The definition of nerve-wracking is the same as the definition of nerve-racking. Although the original spelling had no “W,” both variants have been part of English vocabulary since the 1800’s. Both “wrack” and “rack” came into the Old English language by way of Proto-Germanic roots; however, “wrack” and “rack” did not originate from the same root word.
According to the Online Etymology Dictionary, the adjective “nerve-racking” first appeared in 1812, as a compound of two preexisting words “nerve” and “rack”. “Nerve-wracking” dates from 1867, as a combination of “nerve” and “wrack”. Nerve is a noun derived from the Proto-Indo-European root (s)neu-, “tendon, sinew.” That evolved through Latin (nervus) and Old French (nerf) to join the English lexicon as “nerve” in the late 1300’s.
The verb “wrack” derives from the Proto-Germanic root wreg-, meaning “to push, shove, drive.” Before being used as a verb, “wrack” served as an English noun referring to a shipwreck. The Online Etymology Dictionary points out that, “Wrack, wreck, rack and wretch were utterly tangled in spelling and somewhat in sense in Middle and early modern English.” From these indistinguishable spellings, we have inherited a sense of confusion around whether to use nerve-racking or nerve-wracking.
“Rack” originated with the Proto-Germanic root rak-, meaning “to move in a straight line.” The word meant “to stretch out for drying” and “to torture on the rack” in the early 1400’s. By the 1580’s, it meant any number of pains. So the word “nerve-racking” means something like “painful to the nerves,” whereas “nerve-wracking” would mean “wrecking the nerves.” Both variants make sense, but the –rack- spelling predates the other variant and is normally preferred.
Merriam-Webster defines the word “nerve-racking” as an adjective, meaning “extremely trying on the nerves.” The dictionary provides “nerve-wracking” as a variant spelling.
“Nerve,” used in this context, refers to “any of the filamentous bands of nervous tissue that connect parts of the nervous system with the other organs, conduct nerve impulses, and are made up of axons and dendrites together with protective and supportive structures.” Through our nervous system, we are able to feel sensations such as pain.
According to Thesaurus.com, synonyms for nerve-racking include:
Merriam-Webster lists antonyms for nerve-racking, including:
Other Words and Phrases
The poet John Milton included the phrase “…Gone to wrack, with ruin overspred” in his epic poem Paradise Lost. His use of “wrack” indicates that he intended the word to mean wreckage. “Gone to wrack and ruin” has become a cliché that both American and British English-speakers use to describe something dilapidated and decayed. Some writers use the spelling variant “rack” in this phrase, but we recommend sticking to “wreck,” as it’s written in Paradise Lost.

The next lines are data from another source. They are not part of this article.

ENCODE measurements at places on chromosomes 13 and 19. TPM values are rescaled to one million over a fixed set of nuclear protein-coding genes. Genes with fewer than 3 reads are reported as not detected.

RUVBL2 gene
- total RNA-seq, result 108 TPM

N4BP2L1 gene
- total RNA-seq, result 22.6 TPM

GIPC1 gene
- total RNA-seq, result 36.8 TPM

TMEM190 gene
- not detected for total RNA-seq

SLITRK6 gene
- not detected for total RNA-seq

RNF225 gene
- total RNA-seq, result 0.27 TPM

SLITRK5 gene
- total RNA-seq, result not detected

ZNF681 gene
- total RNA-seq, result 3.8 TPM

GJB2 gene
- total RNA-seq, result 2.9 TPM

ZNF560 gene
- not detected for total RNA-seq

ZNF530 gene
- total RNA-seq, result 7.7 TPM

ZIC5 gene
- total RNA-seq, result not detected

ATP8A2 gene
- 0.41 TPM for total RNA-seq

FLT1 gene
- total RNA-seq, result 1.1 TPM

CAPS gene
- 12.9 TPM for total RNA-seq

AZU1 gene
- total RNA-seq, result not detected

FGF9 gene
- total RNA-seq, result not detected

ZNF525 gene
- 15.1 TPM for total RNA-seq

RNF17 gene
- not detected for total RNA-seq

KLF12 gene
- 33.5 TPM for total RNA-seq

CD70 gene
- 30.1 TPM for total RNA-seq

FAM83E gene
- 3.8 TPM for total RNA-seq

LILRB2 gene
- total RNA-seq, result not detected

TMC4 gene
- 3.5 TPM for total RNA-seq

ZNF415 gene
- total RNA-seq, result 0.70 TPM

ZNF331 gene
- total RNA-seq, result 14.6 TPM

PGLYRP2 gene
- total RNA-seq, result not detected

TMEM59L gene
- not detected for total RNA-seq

“Racking my brain” is an idiom, and it refers to the experience of trying very hard to think of something or remember something. Typically, people select the rack- spelling variant for this usage. This makes sense in that the speaker stretches his or her brain in an uncomfortable way by trying to remember, the same way a body would stretch on a rack. That said, one could conceivably “wreck” one’s brain by overthinking, too. Perhaps that’s why you can spot this idiom written with both spellings.
Another idiom, “racked with pain,” introduces the same quandary. You can imagine a pain-wrecked person, but you can just as easily picture a pain-tortured figure. Most editors would accept either variant as correct. Still, you may encounter a grammar enthusiast who feels strongly about the rack- spelling.
A “nervous wreck” describes someone very nervous or worried about something. Luckily, there’s no debate over this spelling. Neither “wrack” nor “rack” is acceptable.
The rack was a torture device used in the England dating from the 1420’s. Encyclopædia Britannica explains, “The victim’s ankles and wrists were secured by ropes that passed around axles near the head and the foot of the rack. When the axles were turned slowly by poles inserted into sockets, the victim’s hip, knee, shoulder, and elbow joints would be dislocated.”
The phrase nerve-racking first appeared in correspondence written by Percy Bysshe Shelley. In 1812, the poet Shelley wrote of the “nerve-racking and spirit-quelling metropolis.” There’s no telling why “nerve-racking” caught on, while “spirit-quelling” has been long forgotten. For whatever reason, people love to describe a stressful event as a nerve-racking (or nerve-wracking) experience.
The Words in Context
“‘We had to make a really quick decision regarding the future of our son, so it was quite nerve-wracking,’ Kenneth Horsey Sr. said.”
—Orlando Sentinel, “Kentucky OL Kenneth Horsey Overcomes Heart Surgery…”
“A trip to the hospital can be nerve-racking on its own, and if you can’t see the face of your care provider because they are wearing a face mask, that can just add to the anxiety.”
—CBS Denver, “Program Aims To Ease Nerves Of Hospital-Goers…”
“‘It was a nerve-wracking few weeks and definitely an emotional roller coaster but I’m glad to be here.’”
—The Guardian, “Australian Surfer Tyler Wright Claims Historic…”
“It was a nerve-racking realization for Pascal, who thought he’d be able to hide behind the slickness of a cold and calculating finance guy. But it was a call that he ended up loving in the end.”
—San Francisco Chronicle, “Pedro Pascal Dons Different Armor…”